Components of Objectives
Instructional objectives written using the
Mager model consist of three components:
the behavior, the conditions, and the
criteria for success. Combined, they
provide a clear statement of what the
learner is expected to know or do, in what
situation the student is expected to
perform, and what constitutes success for
the student. These components are
generally defined as follows:
What the learner is expected to know or
do after completing instruction in the skill,
strategy, or subject matter being learned.
Behaviors must be observable and
The circumstances under which the
learner is expected to accomplish the
behavior. Conditions include materials,
limitations, and contexts.
The level of proficiency the learner must
achieve to be considered competent.
Criteria can be stated in terms of
accuracy, speed, or quality.
Given a worksheet with 25 problems, compute
two-column addition requiring regrouping with
Given a labeled diagram of the human digestive
system, explain in writing the function of
identified organs with 80% accuracy.
After reading James and the Giant Peach,
create a story map describing the sequence of
events that meets at least a Level 4 on a scoring
The behavior defined in an instructional
objective describes the performance
required of the learner. This performance
must be observable and measurable. It
must be visible or audible or must produce
a tangible product that can be assessed.
To insure that instructional objectives
focus on observable, measurable
behaviors an emphasis is placed on
writing statements that contain strong
"action" verbs. These are verbs such as
"recite," "summarize," "construct,"
"dissect," "combine" or "critique." Many
useful lists of verbs for writing objectives
have been compiled
The behavior statement may also include
a phrase describing a tangible product or
event that results from completing the
Action Verb Product
Write an essay
Present conclusions orally and
Sing a ballad
Compose a written response
Compute long division problems
Create a graphic
Conditions define any circumstances that
will have significant impact on the learners’
ability to perform the behavior. They
Materials: the resources that the learner
will be able to use while performing the
behavior e.g. tools, books, pens, paper,
Limitations: the resources that the learner
will not be able to use while performing
e.g. notes, reference books
Context: the situation or the scenario
under which the behavior will be
demonstrated e.g. before a live audience
The final step in writing instructional
objectives is to establish the criteria for
success. At what level must learners
perform to be considered proficient?
Criteria can be judged by using one of
three categories of measure: accuracy,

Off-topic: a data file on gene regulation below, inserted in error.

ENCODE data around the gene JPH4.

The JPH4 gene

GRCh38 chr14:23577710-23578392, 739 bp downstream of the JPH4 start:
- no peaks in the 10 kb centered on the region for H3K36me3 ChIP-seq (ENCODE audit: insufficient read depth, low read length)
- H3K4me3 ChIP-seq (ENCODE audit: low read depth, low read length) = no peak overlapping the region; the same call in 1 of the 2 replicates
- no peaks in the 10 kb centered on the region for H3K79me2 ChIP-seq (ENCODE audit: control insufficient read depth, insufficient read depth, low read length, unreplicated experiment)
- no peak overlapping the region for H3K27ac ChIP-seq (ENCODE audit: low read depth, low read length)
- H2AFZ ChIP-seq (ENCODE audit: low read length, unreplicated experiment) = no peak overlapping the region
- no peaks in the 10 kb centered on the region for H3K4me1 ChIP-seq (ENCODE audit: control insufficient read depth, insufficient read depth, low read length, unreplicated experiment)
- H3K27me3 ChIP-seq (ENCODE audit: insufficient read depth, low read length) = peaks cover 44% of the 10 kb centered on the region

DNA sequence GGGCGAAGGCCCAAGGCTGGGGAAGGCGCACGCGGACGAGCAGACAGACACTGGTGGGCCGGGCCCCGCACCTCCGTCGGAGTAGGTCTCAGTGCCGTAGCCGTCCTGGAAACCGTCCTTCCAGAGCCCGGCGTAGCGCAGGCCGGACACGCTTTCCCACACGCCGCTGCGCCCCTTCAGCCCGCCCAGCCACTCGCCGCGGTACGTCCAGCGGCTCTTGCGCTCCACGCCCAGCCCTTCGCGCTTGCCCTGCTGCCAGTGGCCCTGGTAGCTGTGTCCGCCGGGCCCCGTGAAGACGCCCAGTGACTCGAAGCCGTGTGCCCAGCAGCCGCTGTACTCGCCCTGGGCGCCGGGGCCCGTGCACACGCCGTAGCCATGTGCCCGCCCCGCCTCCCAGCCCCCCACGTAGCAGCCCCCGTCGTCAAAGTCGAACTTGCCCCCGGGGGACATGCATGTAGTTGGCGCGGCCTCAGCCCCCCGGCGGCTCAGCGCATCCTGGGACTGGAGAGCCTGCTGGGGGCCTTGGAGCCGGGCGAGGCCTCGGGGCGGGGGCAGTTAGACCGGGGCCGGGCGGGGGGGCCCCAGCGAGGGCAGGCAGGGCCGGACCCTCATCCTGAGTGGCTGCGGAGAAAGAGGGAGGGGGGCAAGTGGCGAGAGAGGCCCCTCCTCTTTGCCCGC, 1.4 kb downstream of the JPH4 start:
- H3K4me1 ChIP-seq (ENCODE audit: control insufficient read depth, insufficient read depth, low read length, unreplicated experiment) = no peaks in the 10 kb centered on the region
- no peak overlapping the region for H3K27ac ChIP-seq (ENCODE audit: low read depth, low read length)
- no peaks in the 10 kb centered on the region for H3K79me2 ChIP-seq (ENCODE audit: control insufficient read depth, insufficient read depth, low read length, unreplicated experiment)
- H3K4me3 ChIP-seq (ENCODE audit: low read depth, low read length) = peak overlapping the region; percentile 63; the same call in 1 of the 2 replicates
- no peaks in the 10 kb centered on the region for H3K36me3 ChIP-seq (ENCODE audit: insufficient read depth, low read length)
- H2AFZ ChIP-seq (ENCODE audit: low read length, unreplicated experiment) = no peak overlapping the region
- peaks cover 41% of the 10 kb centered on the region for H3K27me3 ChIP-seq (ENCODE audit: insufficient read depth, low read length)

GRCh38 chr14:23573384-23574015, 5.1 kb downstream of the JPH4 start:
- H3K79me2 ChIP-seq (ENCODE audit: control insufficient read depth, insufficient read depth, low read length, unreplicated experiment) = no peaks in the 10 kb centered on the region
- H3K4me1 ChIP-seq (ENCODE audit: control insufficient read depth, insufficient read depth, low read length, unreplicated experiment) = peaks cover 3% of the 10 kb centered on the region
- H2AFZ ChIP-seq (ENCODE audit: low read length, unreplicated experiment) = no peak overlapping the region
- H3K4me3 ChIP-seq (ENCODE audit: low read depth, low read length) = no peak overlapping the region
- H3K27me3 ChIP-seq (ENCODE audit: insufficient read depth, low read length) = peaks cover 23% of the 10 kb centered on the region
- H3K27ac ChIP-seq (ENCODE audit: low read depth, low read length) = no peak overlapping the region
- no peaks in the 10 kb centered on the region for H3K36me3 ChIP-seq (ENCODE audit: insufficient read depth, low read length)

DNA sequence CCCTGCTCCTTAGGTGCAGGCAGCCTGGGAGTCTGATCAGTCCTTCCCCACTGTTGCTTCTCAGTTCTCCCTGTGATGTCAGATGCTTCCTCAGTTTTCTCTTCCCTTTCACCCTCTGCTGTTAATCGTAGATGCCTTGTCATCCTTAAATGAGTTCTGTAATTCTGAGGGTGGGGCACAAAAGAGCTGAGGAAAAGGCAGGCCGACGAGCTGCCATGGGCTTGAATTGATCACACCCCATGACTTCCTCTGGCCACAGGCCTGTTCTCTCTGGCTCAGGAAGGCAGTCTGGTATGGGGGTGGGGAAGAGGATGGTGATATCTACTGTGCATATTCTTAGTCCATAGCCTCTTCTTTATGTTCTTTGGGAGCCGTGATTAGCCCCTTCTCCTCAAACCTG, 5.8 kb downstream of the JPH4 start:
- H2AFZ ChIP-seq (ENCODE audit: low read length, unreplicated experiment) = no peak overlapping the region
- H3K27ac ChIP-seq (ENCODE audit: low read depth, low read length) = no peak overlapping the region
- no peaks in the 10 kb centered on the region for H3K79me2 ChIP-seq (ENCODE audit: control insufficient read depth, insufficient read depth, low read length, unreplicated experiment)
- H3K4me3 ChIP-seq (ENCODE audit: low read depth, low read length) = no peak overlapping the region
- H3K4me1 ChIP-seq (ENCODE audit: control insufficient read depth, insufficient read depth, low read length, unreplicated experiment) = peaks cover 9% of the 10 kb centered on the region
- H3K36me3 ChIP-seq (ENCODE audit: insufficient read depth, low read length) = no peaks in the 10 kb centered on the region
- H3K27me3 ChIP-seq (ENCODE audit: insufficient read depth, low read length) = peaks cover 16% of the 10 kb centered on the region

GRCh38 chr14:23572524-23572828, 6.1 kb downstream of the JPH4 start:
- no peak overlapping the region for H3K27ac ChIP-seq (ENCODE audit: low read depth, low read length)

speed, or quality.
Accuracy: a statement of required
precision or the minimum acceptable
percentage of correct responses
Speed: a statement of required duration or
the maximum time that can be spent
completing the performance
Quality: a description of the characteristics
comprising a successful performance.
With 90% accuracy
Within .1 centimeter
With no more than 3 errors
With at least 4 out of 5 correct
In less than two minutes
For at least sixty seconds
In less than one month
Level four on a district developed rubric
That include a statement of behavior,
condition, and criteria for each of six levels
of Bloom's taxonomy
Though it may seem grammatically
awkward, the statement of Criterion is
typically placed at the end of the
instructional objective in the Mager model.
This results in the following structure:
Condition – Behavior – Criterion.
Condition Behavior Criterion
Given a worksheet
addition requiring with 95% accuracy
with 25 problems,
Given a labeled
explain in writing the
diagram of the
function of identified with 80% accuracy
that meets at least a
create a story map
After reading James Level 4 on a teacher
and the Giant Peach, developed scoring
sequence of events
Writing Objectives for the Cognitive Domain
In the mid-1950’s, Benjamin Bloom and a team
of educational psychologists developed a
classification system for educational objectives.
The cognitive domain of this taxonomy
encompasses intellectual skills ranging from the
simple recall of information to choosing among
alternatives in problem-solving, and evaluating
ideas or actions.
Knowledge – remembering
Comprehension – grasping the
meaning of material/information.
Application – using the
material/information some way.
Analysis – comparing and contrasting
categories of material/information.
Synthesis – creating new material or